Tag Archives: Raymond Lemke

60Plus Opener

April 25, 2018 by
Photography by Bill Sitzmann

In this edition of 60PLUS in Omaha Magazine, we continue the issue’s adventure theme.

For those who don’t know, I was married to Mr. Adventure—Raymond Lemke. He sometimes lived on the edge. Or he just flew over it.

In fact, he flew a paraplane (which looks sort of like a riding lawnmower with a parachute sail) out of the old South Omaha Airport. Raymond and some friends owned a single-engine airplane. He later built his own airplane, which he started in the finished basement of our home. Before it became too big, he had to move it to the detached two-car garage and eventually the driveway.

Once, in the ’70s, the two of us were flying in his single-engine plane to a meeting when we encountered a lightning storm. The bad weather forced our landing in a Kansas cornfield. The farmer told us we could leave the plane there and recommended a boardinghouse in town (there were no hotels). He gave us a ride to town and we spent the night. The next morning, we got a ride to the plane and flew onward.

And, of course, there were plenty of road trips. He and his closest male friends would fly their plane or drive on these excursions. All of them were type-A personalities, and I can imagine the butting of heads. I did hear one story of one of the friends driving too slow: Everyone in the car was complaining, so he stopped, got out of the car, and gave the keys to someone else.

Every summer, Raymond took our sons on an adventure “guys-only” trip. Their stories are now legendary in the family.

He once took the three oldest boys, ranging in age from 10 to 13 years old (our fourth was a toddler), to the Canadian wilderness on a backwoods canoe trip in 1970. In my memory, the boys’ backpacks were bigger than they were. Yet they were portaging their own canoe and camping far from civilization. The youngest of these Lemke explorers was in charge of defending supplies from bears when the others were transporting the canoe—and a bear appeared.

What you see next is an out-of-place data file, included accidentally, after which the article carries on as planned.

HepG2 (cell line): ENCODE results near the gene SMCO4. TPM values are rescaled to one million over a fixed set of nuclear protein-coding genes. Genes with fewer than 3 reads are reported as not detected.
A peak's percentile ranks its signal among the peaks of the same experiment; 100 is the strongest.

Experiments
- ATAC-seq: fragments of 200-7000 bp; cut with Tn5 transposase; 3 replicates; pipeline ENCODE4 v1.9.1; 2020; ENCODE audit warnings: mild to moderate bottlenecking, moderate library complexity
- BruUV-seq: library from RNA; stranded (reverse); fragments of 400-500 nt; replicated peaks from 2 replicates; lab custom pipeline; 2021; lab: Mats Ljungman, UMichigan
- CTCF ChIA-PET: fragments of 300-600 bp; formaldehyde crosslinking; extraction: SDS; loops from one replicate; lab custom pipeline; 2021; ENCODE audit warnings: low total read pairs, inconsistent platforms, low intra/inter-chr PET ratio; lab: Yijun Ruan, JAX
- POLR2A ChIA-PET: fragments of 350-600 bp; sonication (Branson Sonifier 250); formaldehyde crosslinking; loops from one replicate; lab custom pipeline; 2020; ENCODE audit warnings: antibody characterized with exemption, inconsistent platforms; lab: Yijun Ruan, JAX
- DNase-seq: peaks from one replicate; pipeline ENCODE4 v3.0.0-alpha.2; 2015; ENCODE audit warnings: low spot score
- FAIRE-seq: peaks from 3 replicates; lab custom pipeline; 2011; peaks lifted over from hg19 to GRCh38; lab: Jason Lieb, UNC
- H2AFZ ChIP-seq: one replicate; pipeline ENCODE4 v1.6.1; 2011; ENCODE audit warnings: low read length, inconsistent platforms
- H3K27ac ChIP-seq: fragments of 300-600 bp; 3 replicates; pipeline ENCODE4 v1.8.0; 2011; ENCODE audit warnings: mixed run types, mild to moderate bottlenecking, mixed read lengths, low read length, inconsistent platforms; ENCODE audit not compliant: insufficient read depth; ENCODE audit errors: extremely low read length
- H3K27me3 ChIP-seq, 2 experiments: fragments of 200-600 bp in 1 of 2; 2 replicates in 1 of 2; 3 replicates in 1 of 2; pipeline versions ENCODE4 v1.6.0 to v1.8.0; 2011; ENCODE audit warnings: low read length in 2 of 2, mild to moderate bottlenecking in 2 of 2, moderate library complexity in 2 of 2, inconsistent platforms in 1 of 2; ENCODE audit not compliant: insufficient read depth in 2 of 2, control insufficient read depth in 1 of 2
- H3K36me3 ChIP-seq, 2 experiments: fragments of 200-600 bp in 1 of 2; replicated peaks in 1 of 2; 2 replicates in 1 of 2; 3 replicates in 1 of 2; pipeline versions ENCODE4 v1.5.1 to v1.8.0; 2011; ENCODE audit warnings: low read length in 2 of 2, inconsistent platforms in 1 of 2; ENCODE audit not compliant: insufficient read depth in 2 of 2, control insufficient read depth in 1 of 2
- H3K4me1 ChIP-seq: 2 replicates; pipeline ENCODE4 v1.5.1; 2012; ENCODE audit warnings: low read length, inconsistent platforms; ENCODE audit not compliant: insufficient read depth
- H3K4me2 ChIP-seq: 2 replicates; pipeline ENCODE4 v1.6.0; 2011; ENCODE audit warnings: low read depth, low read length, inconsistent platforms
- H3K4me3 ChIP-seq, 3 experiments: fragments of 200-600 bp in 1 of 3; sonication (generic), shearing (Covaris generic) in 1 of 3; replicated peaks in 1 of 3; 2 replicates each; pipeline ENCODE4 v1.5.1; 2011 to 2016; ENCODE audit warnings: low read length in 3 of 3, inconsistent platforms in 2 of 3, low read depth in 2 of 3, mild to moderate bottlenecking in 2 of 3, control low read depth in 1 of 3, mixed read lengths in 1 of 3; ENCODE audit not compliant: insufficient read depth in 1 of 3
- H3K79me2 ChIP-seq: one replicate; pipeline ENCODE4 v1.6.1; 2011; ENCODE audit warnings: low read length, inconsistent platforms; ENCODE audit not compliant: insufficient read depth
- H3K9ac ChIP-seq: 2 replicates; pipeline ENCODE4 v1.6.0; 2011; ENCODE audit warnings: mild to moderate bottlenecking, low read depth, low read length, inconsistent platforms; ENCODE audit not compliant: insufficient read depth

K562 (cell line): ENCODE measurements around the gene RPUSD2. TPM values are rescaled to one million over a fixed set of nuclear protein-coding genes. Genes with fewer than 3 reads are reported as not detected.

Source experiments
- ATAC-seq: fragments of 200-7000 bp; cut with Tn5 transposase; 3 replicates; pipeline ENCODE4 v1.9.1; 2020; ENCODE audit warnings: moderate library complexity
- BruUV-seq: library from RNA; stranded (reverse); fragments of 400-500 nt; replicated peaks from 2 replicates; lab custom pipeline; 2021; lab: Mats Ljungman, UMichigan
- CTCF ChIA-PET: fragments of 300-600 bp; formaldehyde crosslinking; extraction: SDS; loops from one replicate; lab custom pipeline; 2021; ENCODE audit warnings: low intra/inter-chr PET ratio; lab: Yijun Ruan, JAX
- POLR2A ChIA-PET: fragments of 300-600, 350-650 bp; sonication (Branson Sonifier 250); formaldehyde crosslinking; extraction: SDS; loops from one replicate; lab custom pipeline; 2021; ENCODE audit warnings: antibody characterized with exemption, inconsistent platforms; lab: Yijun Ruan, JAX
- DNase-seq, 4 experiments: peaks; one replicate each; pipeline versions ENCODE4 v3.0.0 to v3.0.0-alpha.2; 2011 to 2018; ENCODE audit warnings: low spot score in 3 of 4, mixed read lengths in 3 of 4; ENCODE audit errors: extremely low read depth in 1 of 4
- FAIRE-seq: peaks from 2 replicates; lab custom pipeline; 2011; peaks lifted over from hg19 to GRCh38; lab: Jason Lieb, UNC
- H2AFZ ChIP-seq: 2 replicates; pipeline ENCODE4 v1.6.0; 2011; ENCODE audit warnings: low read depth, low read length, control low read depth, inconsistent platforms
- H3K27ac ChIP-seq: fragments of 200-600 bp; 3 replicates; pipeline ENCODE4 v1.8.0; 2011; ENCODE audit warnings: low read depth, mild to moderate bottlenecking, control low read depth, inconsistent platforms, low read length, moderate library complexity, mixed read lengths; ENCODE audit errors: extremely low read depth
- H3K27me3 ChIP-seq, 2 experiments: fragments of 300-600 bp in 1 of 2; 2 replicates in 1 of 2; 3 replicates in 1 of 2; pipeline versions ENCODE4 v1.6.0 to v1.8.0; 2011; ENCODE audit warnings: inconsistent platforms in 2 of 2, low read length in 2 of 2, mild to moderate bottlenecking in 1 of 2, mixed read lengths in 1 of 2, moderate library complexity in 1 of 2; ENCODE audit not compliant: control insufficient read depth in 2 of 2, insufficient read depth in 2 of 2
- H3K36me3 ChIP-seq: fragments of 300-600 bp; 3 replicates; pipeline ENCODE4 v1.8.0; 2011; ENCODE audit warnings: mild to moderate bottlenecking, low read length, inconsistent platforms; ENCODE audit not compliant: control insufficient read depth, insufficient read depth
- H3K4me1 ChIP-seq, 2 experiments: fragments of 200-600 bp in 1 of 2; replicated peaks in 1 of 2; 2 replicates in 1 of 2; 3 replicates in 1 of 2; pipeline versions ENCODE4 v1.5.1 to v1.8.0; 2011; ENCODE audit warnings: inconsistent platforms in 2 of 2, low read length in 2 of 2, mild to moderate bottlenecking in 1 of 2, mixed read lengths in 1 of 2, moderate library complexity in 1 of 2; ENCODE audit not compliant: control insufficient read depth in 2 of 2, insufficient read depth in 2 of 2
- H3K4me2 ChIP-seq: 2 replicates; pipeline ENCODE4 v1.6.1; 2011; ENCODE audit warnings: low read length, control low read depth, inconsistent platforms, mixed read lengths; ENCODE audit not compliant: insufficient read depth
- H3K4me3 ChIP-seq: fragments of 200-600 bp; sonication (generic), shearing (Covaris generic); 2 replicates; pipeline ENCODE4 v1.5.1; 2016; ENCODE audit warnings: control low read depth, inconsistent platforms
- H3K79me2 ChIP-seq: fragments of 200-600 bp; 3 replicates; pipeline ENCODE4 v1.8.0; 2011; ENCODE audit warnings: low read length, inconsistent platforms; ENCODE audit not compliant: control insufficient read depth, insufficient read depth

Needless to say, being the mother for such a rambunctious bunch was an adventure in itself.


This article was printed in the May/June 2018 edition of Omaha Magazine.

Gwen Lemke, Contributing Editor for 60Plus In Omaha

Memorial Day Tribute

May 8, 2017 by

Memorial Day is a federal holiday—a day of remembrance for those who have died while serving in our country’s armed forces.

The May/June issue of Omaha Magazine features the stories of several Nebraska veterans and their war experiences. My husband, Raymond Lemke, was drafted to serve in the Korean War. He was somewhat reluctant to talk about his experiences, but he wrote about his service in a memoir. I’ll share some of those experiences here.

His basic training was in Fort Leonard Wood, Missouri, which had been closed since World War II. When he first got there, it wasn’t even completely open. Today, it remains open and is known by the nickname “Fort Lost In The Woods.”

He trained in engineering—which consisted mainly of building Bailey bridges—and also trained with dynamite, TNT, and other explosives to blow up bridges. After training, he was sent straight to Korea. He was assigned to the 1st Cavalry Division’s M114 155 Howitzers, which had nothing to do with his basic training.

He said that Korea was very difficult for him, and he felt that it was a controlled war. He said they would take a hill, back off, then take it again the next day. The loss of life was tremendous.

The winter weather in North Korea was nearly identical to the winter in Nebraska. Growing up dirt poor in rural Nebraska provided the right experience for dealing with Korean winters. By layering newspapers inside his clothes, he was able to stay warmer while so many U.S. troops froze to death.

On top of the constant cold, he was always hungry. He fondly remembered taking a big jar of peanut butter from a resupply group.

After 11 months in the service, he became a staff sergeant. He believed the promotion was because he was still standing.

The American and North Korean forces would shell each other continuously until one knocked the other out. They never thought about ear protection, and the battery fire took its toll. Despite suffering tinnitus since the war, he didn’t complain. “I’m the lucky one—I am still here,” he said. He was discharged on Nov. 6, 1953.

Later, living in Papillion, he was on the Papillion Draft Board. As a protest against the escalation of the Vietnam War, he resigned from the board, refusing to send more boys there.

I am proud of my husband’s service, and I have deep respect for all who have served and sacrificed for our great country—they are truly heroes!

Raymond Lemke

This article appears in the May/June 2017 edition Sixty-Plus, a publication within Omaha Magazine.

From Lightbulb Sales to Magazine Tales

February 25, 2013 by
Photography by Bill Sitzmann

Todd Lemke discovered the art of the deal as an eight-year-old growing up in Papillion. One day, his father, Raymond—who believed that allowances should be earned, not given—drove the family station wagon to the old Skaggs store and loaded up on dozens of discounted lightbulbs. When he got home, he got out a map of Papillion, divided it into three sectors (one for each of his children), and told his boys to fan out and sell the lightbulbs. Young Todd dutifully knocked on doors. The exchange with the homeowner would go something like this:

“Are you with the Boy Scouts?”

“No.”

“Are you with a church group?”